Last week, education officials, academic scholars and education advocates convened in Little Rock for the Southern Education Foundation's 2018 Issues Forum. At this year's forum, education stakeholders discussed the politics of equity in public education and how the South can best serve all of its students through innovative and evidence-based solutions.
One of the topics considered was how we can best meet the educational needs of the more than one-third of our state's students who attend a rural school.
According to the Southwest Regional Education Labs, rural schools in Arkansas, defined by their distance to urbanized areas, vary in size and levels of poverty, but generally are smaller and poorer than districts in urban areas. In order to truly achieve education equity across the state, a deeper look is needed into what it will take for rural students to have access to a wide variety of family and student support resources, course offerings and career opportunities.
The community school model is a viable solution to meeting the unique needs of rural schools. Through community partnerships, schools connect students and their families to assistance and resources, including health care, before- and after-school enrichment programs and free meals during the school day, to name a few.
By bringing families and the community together, community schools have the potential to bridge the limited resources many rural communities experience. For example, if a school partners with a local health center, students can see a pediatrician during the school day, which is beneficial for the entire family.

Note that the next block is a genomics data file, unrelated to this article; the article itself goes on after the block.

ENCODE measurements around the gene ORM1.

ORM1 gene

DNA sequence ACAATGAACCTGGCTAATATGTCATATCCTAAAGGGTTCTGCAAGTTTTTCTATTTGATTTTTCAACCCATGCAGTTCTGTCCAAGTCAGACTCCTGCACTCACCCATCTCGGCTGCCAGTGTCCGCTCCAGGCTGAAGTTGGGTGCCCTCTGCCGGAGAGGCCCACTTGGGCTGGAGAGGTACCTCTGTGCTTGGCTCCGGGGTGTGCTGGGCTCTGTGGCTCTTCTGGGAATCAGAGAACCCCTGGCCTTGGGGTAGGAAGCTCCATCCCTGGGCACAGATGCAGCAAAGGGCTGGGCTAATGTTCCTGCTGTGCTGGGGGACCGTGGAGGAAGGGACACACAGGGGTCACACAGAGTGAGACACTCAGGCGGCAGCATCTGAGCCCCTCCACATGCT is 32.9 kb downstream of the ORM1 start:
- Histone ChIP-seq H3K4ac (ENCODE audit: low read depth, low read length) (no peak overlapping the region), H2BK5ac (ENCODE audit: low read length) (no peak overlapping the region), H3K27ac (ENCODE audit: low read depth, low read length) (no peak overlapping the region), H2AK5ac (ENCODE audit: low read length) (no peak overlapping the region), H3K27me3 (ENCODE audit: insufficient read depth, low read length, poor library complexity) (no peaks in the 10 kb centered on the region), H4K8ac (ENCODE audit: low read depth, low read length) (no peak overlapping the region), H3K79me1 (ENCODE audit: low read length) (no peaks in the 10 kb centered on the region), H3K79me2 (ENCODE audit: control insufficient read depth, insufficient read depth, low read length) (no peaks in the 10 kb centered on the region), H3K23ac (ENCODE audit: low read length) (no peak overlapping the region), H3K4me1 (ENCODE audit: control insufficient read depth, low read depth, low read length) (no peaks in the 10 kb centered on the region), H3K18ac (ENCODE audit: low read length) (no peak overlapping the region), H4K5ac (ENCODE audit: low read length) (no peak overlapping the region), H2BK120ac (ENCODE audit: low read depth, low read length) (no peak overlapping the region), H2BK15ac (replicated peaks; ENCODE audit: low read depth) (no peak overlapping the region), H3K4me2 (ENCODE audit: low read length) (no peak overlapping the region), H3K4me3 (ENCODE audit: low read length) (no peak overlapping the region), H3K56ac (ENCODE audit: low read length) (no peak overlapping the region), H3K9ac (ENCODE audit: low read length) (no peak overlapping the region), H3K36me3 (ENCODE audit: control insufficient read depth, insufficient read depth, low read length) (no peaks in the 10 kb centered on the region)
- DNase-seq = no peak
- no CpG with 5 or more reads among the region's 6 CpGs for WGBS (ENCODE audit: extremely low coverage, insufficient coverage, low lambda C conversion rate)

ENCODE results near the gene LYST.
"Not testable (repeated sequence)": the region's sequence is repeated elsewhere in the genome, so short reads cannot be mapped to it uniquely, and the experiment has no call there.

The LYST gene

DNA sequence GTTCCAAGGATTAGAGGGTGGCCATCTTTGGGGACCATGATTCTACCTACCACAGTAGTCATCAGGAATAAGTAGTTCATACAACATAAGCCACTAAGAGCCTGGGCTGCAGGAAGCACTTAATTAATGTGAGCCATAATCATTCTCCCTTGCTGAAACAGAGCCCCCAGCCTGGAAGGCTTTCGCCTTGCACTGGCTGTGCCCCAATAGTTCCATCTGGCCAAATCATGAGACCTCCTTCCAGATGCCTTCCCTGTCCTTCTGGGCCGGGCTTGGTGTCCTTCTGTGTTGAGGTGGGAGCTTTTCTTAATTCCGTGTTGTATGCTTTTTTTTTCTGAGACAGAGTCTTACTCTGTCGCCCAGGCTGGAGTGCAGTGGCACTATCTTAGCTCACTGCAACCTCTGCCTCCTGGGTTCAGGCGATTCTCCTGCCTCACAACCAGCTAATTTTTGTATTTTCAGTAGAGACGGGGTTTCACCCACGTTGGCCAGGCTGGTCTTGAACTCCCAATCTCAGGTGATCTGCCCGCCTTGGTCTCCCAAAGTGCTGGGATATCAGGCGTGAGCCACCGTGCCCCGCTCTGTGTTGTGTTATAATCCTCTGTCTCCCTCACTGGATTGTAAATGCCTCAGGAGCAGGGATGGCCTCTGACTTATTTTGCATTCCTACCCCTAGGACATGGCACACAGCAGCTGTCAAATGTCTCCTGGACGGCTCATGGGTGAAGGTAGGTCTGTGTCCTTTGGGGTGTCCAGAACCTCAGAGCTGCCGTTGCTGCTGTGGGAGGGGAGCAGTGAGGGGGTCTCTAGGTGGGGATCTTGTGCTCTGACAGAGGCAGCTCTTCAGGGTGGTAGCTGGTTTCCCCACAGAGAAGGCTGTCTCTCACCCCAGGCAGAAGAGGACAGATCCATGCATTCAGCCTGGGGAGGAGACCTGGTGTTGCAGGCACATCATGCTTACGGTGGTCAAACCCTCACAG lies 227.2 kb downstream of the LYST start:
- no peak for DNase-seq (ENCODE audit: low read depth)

Yet, while there are some high-achieving small rural schools currently, they are the exception, not the rule. ForwARd Arkansas--a public-private partnership established in 2014 by the Arkansas State Board of Education, the Winthrop Rockefeller Foundation and the Walton Family Foundation to increase equity and achieve increases in student achievement and economic prosperity for Arkansas--is currently working with the Rural Community Alliance and other partners to develop a unique regional community schools model to provide critical support for small rural districts.
Every student in Arkansas, no matter where they live or what school they attend, deserves access to the best possible education to prepare them for success in the work force and beyond.
To improve the achievement and outcomes for students in rural areas, we call upon educators, administrators and community leaders throughout Arkansas to join us in the effort to rethink education as it now exists in high-poverty and low-performing rural schools throughout Arkansas, embracing proven models of community schools with regional support.
Jerri Derlikowski is research director at ForwARd Arkansas, and Candace Williams is executive director of Rural Community Alliance.
Editorial on 11/24/2018
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